Ezekiel Johnston-Halperin, assistant professor of physics, and his team combined an inorganic semiconductor with a unique plastic material that is under development in colleague Arthur J. Epstein’s lab at Ohio State University.
In a paper published online today in the journal Physical Review Letters, they describe how they transmitted a spin-polarized electrical current from the plastic material, through the gallium arsenide, and into a light-emitting diode (LED) as proof that the organic and inorganic parts were working together.
“Hybrid structures promise functionality that no other materials, neither organic nor inorganic, can currently achieve alone,” Johnston-Halperin said. “We’ve opened the door to linking this exciting new material to traditional electronic devices with transistor and logic functionality. In the longer term this work promises new, chemically based functionality for spintronic devices.”
Normal electronics encode computer data based on a binary code of ones and zeros, depending on whether an electron is present or not within the material. But researchers have long known that electrons can be polarized to orient in particular directions, like a bar magnet. They refer to this orientation as spin -- either “spin up” or “spin down” -- and this approach, dubbed spintronics, has been applied to memory-based technologies for modern computing. For example, the terabyte drives now commercially available would not be possible without spintronic technology.If scientists could expand spintronic technology beyond memory applications into logic and computing applications, major advances in information processing could follow, Johnston-Halperin explained. Spintronic logic would theoretically require much less power, and produce much less heat, than current electronics, while enabling computers to turn on instantly without “booting up.”
Hybrid and organic devices further promise computers that are lighter and more flexible, much as organic LEDs are now replacing inorganic LEDs in the production of flexible displays.
A spintronic semiconductor must be magnetic, so that the spin of electrons can be flipped for data storage and manipulation. Few typical semiconductors – that is, inorganic semiconductors – are magnetic. Of those that are, all require extreme cold, with operating temperatures below −150 degrees Fahrenheit or −100 degrees Celsius. That’s colder than the coldest outdoor temperature ever recorded in Antarctica.
“In order to build a practical spintronic device, you need a material that is both semiconducting and magnetic at room temperature. To my knowledge, Art's organic materials are the only ones that do that,” Johnston-Halperin said. The organic magnetic semiconductors were developed by Epstein and his long-standing collaborator Joel S. Miller of the University of Utah.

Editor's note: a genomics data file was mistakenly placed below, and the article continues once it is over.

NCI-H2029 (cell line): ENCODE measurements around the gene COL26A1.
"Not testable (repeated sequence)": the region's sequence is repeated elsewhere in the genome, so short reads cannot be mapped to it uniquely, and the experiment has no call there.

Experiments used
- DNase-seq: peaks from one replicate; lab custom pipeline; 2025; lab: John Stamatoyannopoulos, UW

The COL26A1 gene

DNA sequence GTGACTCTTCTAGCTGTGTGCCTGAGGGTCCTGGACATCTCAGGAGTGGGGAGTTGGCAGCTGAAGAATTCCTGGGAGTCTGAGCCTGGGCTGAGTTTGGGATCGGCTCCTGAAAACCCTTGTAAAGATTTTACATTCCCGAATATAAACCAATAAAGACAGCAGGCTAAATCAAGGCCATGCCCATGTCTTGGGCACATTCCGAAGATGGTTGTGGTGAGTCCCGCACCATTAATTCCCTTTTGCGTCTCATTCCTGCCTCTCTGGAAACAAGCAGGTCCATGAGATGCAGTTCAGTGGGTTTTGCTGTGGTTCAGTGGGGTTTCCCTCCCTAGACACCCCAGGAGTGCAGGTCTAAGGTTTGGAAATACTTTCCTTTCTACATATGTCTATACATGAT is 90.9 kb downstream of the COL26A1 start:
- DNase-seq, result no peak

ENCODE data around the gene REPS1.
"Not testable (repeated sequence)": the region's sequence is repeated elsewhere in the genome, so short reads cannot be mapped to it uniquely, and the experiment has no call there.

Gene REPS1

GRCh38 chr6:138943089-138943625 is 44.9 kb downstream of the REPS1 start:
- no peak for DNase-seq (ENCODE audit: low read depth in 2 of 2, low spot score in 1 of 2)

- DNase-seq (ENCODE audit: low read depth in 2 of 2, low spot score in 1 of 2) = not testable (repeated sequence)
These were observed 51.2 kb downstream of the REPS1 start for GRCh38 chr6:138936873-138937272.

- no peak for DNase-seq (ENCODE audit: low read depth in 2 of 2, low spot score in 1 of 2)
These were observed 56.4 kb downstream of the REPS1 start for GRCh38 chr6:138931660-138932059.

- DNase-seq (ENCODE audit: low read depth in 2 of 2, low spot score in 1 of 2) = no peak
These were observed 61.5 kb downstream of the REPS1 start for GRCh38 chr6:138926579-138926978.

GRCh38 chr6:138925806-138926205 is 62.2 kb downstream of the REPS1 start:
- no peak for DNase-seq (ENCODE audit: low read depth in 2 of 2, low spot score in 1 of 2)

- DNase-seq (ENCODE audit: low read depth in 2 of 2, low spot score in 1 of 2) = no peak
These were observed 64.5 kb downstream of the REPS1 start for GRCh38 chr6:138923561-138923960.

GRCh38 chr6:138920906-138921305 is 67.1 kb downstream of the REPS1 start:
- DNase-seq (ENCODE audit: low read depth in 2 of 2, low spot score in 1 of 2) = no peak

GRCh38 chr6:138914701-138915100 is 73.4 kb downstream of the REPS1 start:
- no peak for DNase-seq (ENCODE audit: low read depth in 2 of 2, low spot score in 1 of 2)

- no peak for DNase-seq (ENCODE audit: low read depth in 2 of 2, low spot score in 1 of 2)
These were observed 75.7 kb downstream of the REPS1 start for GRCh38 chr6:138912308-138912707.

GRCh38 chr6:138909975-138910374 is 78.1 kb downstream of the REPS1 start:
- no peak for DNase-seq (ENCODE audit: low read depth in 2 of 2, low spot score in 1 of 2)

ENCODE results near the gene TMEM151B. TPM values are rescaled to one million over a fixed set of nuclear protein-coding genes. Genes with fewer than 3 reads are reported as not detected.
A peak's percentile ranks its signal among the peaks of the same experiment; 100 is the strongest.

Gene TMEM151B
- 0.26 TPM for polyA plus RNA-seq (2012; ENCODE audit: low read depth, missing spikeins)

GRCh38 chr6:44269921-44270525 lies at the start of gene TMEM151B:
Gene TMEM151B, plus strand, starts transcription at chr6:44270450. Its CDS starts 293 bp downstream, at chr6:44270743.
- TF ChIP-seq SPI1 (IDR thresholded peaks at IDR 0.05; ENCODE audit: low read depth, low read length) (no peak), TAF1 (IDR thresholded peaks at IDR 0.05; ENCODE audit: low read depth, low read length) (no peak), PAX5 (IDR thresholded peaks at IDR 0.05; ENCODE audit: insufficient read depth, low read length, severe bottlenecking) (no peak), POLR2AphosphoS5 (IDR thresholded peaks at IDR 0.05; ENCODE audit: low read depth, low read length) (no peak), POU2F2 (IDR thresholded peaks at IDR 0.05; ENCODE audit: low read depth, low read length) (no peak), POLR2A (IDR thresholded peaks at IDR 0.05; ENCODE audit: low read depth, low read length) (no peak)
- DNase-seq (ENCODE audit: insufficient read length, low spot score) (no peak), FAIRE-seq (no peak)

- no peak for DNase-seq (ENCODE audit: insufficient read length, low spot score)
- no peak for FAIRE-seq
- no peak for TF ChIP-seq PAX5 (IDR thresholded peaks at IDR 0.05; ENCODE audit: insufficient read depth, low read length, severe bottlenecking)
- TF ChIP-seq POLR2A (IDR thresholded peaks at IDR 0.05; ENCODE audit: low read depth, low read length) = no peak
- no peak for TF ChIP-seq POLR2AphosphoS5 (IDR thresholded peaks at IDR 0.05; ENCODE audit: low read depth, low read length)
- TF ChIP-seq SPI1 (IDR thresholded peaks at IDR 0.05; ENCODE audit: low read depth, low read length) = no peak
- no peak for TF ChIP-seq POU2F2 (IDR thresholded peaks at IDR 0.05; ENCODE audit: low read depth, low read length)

The biggest barrier that the researchers faced was device fabrication. Traditional inorganic devices are made at high temperatures with harsh solvents and acids that organics can’t tolerate. Fang and Bozdag solved this problem by building the inorganic part in a traditional cleanroom, and then adding an organic layer in Epstein’s customized organics lab – a complex process that required a redesign of the circuitry in both parts.
“You could ask, why didn’t we go with all organics, then?” Johnston-Halperin said. “Well, the reality is that industry already knows how to make devices out of inorganic materials. That expertise and equipment is already in place. If we can just get organic and inorganic materials to work together, then we can take advantage of that existing infrastructure to move spintronics forward right away.”
He added that much work will need to be done before manufacturers can mass-produce hybrid spintronics. But as a demonstration of fundamental science, this first hybrid circuit lays the foundation for technologies to come.
For the demonstration, the researchers used the organic magnet, which they made from a polymer called vanadium tetracyanoethylene, to polarize the spins in an electrical current. This electrical current then passed through the gallium arsenide layer, and into an LED.
To confirm that the electrons were still polarized when they reached the LED, the researchers measured the spectrum and polarization of light shining from the LED. The light was indeed polarized, indicating the initial polarization of the incoming electrons.
The fact that they were able to measure the electrons’ polarization with the LED also suggests that other researchers can use this same technique to test spin in other organic systems.
Coauthors on the paper included former doctoral student Chia-Yi Chen and former postdoctoral researcher Patrick Truitt.
This research was funded by the National Science Foundation’s Materials Research Science and Engineering Centers program, Ohio State’s Institute for Materials Research, and the Department of Energy.Contacts: Ezekiel Johnston-Halperin, (614) 247-4074; Johnstonemail@example.com
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